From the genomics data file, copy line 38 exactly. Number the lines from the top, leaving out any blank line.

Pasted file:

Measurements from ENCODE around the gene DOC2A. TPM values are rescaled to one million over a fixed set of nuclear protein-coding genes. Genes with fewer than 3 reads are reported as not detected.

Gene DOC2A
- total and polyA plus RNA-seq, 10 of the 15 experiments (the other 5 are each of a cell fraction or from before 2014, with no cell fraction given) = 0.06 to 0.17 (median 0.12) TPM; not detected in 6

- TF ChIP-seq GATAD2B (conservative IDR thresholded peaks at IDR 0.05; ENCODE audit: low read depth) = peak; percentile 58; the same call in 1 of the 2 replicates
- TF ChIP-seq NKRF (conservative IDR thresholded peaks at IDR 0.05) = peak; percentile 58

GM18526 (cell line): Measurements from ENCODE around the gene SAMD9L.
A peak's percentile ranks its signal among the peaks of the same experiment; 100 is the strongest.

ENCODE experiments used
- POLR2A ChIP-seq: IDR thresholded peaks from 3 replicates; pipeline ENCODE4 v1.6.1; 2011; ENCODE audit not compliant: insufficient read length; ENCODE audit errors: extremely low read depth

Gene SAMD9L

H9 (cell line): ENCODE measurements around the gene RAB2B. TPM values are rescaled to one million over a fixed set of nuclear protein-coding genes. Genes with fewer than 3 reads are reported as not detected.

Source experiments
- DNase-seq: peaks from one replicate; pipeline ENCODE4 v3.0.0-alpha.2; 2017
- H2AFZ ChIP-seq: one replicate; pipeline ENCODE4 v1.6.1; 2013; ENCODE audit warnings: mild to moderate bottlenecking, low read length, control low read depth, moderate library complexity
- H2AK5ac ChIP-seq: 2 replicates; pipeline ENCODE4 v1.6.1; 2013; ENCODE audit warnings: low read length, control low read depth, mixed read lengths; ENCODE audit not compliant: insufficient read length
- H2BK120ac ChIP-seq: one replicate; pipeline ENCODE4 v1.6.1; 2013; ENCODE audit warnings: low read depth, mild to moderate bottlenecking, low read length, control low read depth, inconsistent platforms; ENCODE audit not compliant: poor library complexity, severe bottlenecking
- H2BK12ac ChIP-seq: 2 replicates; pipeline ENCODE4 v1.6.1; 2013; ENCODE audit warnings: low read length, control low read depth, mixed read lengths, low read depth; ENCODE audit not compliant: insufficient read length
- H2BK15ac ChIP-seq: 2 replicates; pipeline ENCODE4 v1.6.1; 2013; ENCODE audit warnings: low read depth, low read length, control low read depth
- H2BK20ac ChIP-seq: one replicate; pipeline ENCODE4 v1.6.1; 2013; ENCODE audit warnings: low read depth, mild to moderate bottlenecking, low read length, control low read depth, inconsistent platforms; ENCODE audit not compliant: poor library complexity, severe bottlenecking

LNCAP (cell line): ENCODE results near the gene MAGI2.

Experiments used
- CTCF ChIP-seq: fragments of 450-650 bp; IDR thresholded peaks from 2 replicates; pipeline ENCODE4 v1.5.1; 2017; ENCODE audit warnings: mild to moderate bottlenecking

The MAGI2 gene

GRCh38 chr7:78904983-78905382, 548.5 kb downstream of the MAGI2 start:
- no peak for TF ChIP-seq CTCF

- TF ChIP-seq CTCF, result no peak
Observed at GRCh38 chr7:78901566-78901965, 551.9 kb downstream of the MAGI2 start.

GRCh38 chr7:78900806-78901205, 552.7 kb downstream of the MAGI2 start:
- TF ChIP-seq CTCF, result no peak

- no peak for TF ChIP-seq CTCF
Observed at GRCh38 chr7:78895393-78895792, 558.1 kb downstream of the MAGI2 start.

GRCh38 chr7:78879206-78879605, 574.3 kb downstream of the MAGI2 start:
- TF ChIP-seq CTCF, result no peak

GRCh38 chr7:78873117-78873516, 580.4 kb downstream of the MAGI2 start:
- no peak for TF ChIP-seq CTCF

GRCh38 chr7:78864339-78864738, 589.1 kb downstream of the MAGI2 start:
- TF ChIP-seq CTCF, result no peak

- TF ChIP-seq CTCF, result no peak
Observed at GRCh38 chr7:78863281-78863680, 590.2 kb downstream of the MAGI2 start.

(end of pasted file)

- TF ChIP-seq CTCF, result no peak